The reasons for his second imprisonment kept changing, and judges often couldn’t locate any records on his case at all, Lombard said. One initial reason given was a bad check, but that was never proven, he said. When he was processed, Lombard said he was told that his sentence was indefinite, and that he was there “because of Al Abbar, and Emaar.” Lombard said the people processing him told him he wasn’t supposed to mess with Al Abbar.

To this day, Lombard said he has never been given a reason for why he was imprisoned for more than a year and a half.

While in jail, Lombard said he spent his time observing the other prisoners and the way the prison was run, writing affirmations and working on getting out.

When he contacted the U.S. Embassy and Consulate, he said that they told him they knew he was there unlawfully, but they had to respect the laws of a sovereign country.

He said he at one point he was shackled in a cell with his hands attached to his ankles behind his back, without food or water, or air-conditioning in the middle of the desert. He was often harassed by guards for his race and sexual orientation, he said.

Then one day — out of nowhere — he said he was released and told that all charges were dropped. Five hours later he had a new passport and was on a plane home.

Lombard said over the past three years of making requests to the U.S. government, he’s received documents that verify when and where he was imprisoned and the stated reasons for imprisonment. But he said he still needs the notes from the U.S. Consulate in which he claimed that Al Abbar and Emaar Properties were the reason for his imprisonment.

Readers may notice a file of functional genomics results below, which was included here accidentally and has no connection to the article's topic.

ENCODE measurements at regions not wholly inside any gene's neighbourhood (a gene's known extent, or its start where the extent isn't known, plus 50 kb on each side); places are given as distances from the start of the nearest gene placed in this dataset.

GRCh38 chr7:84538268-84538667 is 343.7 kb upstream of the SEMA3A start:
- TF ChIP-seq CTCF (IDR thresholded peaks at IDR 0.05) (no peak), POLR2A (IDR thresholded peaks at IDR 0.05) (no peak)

Lombard said he is also missing additional court documents and notes from the U.S. ambassador and consul general of Dubai.

In a January email from Brock Dupre, the assistant U.S. attorney assigned to assist Lombard with his FOIA request, Dupre told Lombard that, “The offices indicated that any and all documents located have previously been identified and released to you … I have complied with the Court’s instructions and have requested supplemental searches be performed to locate the specific material you have identified. Unfortunately, these searches did not recover any additional documents.”

Lombard said he has also reached out to his senators and congressman for assistance.

While Lombard is fighting for the two years of his life he lost while in prison, he said his battle still goes back to those migrant workers.

“A lot of people went through a lot of things for me to be where I am,” Lombard said. “It’s important to continue to make life better for those less fortunate.”